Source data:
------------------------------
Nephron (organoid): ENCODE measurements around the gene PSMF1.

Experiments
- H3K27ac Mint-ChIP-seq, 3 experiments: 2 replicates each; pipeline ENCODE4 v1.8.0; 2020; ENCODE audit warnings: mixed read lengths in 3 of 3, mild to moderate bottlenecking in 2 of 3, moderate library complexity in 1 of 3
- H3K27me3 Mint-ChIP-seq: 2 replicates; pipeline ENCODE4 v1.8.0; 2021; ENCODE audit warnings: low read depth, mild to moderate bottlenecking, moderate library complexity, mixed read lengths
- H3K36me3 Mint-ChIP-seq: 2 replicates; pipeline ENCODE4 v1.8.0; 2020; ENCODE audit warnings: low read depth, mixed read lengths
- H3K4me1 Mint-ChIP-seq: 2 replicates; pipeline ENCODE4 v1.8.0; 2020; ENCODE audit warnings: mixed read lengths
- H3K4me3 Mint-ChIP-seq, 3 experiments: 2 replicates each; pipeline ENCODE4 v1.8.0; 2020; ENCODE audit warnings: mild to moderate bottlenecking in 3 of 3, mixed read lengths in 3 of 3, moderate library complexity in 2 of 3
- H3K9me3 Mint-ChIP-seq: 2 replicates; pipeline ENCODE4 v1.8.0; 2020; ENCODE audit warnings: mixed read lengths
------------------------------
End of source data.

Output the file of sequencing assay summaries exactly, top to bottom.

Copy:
Nephron (organoid): ENCODE measurements around the gene PSMF1.

Experiments
- H3K27ac Mint-ChIP-seq, 3 experiments: 2 replicates each; pipeline ENCODE4 v1.8.0; 2020; ENCODE audit warnings: mixed read lengths in 3 of 3, mild to moderate bottlenecking in 2 of 3, moderate library complexity in 1 of 3
- H3K27me3 Mint-ChIP-seq: 2 replicates; pipeline ENCODE4 v1.8.0; 2021; ENCODE audit warnings: low read depth, mild to moderate bottlenecking, moderate library complexity, mixed read lengths
- H3K36me3 Mint-ChIP-seq: 2 replicates; pipeline ENCODE4 v1.8.0; 2020; ENCODE audit warnings: low read depth, mixed read lengths
- H3K4me1 Mint-ChIP-seq: 2 replicates; pipeline ENCODE4 v1.8.0; 2020; ENCODE audit warnings: mixed read lengths
- H3K4me3 Mint-ChIP-seq, 3 experiments: 2 replicates each; pipeline ENCODE4 v1.8.0; 2020; ENCODE audit warnings: mild to moderate bottlenecking in 3 of 3, mixed read lengths in 3 of 3, moderate library complexity in 2 of 3
- H3K9me3 Mint-ChIP-seq: 2 replicates; pipeline ENCODE4 v1.8.0; 2020; ENCODE audit warnings: mixed read lengths